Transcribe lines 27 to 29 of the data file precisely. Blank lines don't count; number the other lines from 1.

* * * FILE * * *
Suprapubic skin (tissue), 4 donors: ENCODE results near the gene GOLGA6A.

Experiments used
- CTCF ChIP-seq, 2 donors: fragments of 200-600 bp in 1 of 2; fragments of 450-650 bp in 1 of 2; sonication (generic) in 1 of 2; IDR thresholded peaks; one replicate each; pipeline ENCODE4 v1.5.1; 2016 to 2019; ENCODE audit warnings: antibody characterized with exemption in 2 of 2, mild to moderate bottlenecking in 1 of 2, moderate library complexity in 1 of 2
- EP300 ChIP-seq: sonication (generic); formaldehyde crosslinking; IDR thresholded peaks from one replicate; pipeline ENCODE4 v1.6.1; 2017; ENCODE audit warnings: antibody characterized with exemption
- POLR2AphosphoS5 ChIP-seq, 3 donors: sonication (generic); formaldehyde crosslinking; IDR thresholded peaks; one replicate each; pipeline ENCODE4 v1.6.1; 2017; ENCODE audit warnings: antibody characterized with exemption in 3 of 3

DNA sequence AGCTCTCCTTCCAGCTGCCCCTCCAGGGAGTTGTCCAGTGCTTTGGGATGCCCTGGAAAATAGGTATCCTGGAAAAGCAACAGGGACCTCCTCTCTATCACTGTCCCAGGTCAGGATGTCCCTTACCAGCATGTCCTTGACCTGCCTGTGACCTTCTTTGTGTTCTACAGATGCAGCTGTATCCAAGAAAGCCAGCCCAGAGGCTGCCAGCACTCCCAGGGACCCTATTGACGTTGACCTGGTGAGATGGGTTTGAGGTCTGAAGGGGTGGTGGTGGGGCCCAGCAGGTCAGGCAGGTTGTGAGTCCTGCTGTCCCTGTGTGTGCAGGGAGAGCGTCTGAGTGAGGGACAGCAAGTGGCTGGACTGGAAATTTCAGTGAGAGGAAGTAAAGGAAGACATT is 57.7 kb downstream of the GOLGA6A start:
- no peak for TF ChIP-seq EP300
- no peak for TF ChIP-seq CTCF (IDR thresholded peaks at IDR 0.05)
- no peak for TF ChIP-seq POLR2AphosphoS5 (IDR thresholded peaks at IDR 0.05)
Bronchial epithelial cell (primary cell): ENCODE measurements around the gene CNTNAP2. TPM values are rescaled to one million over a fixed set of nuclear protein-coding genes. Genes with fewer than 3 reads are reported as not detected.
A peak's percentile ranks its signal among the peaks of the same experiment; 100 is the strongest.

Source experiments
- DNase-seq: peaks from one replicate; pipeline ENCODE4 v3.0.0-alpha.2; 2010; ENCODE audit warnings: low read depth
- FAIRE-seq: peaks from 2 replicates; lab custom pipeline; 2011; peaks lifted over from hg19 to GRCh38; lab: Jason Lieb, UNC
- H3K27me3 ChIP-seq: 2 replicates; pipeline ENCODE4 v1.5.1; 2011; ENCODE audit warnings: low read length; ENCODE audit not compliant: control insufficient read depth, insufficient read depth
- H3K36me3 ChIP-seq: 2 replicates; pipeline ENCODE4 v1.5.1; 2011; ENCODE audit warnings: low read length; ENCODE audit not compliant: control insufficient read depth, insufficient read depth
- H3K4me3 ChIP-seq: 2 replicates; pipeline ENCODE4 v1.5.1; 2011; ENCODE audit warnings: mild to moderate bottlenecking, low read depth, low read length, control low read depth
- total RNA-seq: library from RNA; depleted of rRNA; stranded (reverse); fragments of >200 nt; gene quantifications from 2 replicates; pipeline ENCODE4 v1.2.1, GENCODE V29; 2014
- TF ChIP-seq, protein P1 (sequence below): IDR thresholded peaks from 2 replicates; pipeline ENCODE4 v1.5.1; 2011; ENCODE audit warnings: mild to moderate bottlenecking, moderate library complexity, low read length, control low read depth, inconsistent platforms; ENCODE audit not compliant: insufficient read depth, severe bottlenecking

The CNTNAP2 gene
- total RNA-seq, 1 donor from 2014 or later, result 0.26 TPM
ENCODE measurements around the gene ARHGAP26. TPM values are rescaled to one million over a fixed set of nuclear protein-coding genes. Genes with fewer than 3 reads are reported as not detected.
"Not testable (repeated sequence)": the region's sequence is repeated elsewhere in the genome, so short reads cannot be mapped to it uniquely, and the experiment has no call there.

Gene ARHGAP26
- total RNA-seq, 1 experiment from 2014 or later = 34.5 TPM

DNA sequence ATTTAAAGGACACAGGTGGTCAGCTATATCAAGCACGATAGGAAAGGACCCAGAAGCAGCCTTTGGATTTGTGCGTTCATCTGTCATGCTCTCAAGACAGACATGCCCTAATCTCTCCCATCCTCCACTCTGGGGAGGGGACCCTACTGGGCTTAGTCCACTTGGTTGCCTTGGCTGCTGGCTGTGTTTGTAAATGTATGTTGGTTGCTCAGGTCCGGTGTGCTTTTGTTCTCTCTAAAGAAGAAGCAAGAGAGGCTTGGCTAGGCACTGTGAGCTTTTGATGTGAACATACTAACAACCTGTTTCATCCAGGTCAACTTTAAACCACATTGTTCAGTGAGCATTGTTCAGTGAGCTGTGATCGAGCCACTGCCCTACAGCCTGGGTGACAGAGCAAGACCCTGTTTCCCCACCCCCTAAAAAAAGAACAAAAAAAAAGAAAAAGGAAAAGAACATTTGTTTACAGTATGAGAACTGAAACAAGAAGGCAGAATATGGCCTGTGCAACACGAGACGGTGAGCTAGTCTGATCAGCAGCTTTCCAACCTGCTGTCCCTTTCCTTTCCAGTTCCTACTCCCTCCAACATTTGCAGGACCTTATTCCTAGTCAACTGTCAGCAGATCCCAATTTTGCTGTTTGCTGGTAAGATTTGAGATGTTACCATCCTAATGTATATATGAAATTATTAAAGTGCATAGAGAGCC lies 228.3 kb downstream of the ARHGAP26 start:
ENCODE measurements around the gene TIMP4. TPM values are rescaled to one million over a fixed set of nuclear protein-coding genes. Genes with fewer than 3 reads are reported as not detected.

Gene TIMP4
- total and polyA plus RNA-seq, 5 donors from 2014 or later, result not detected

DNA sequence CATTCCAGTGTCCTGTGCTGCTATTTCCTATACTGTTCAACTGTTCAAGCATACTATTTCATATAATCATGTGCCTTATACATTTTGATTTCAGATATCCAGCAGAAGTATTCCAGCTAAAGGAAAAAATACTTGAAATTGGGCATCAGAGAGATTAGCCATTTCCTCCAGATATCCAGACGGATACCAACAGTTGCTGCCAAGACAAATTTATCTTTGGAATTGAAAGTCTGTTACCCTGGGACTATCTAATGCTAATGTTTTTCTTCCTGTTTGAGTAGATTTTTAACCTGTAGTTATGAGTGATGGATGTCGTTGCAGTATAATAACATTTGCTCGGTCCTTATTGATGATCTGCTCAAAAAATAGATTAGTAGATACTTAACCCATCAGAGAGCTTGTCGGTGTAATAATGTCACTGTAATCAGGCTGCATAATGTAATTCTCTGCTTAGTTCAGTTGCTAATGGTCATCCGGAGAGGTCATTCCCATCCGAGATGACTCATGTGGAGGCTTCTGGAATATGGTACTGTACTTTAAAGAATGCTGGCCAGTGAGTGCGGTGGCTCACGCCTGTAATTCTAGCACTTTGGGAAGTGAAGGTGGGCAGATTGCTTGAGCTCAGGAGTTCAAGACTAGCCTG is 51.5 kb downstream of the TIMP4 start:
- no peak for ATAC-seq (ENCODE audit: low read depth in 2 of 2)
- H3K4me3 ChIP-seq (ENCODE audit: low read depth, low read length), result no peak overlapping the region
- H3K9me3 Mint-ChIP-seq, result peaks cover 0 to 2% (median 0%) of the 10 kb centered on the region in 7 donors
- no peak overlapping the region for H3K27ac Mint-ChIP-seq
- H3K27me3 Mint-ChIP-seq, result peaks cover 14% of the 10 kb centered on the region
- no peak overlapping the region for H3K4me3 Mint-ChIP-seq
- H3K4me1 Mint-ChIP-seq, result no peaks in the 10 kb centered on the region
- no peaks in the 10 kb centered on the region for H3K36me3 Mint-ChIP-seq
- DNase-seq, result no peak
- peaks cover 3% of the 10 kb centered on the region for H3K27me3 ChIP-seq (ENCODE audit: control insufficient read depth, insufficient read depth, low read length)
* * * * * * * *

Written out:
ENCODE measurements around the gene TIMP4. TPM values are rescaled to one million over a fixed set of nuclear protein-coding genes. Genes with fewer than 3 reads are reported as not detected.

Gene TIMP4
- total and polyA plus RNA-seq, 5 donors from 2014 or later, result not detected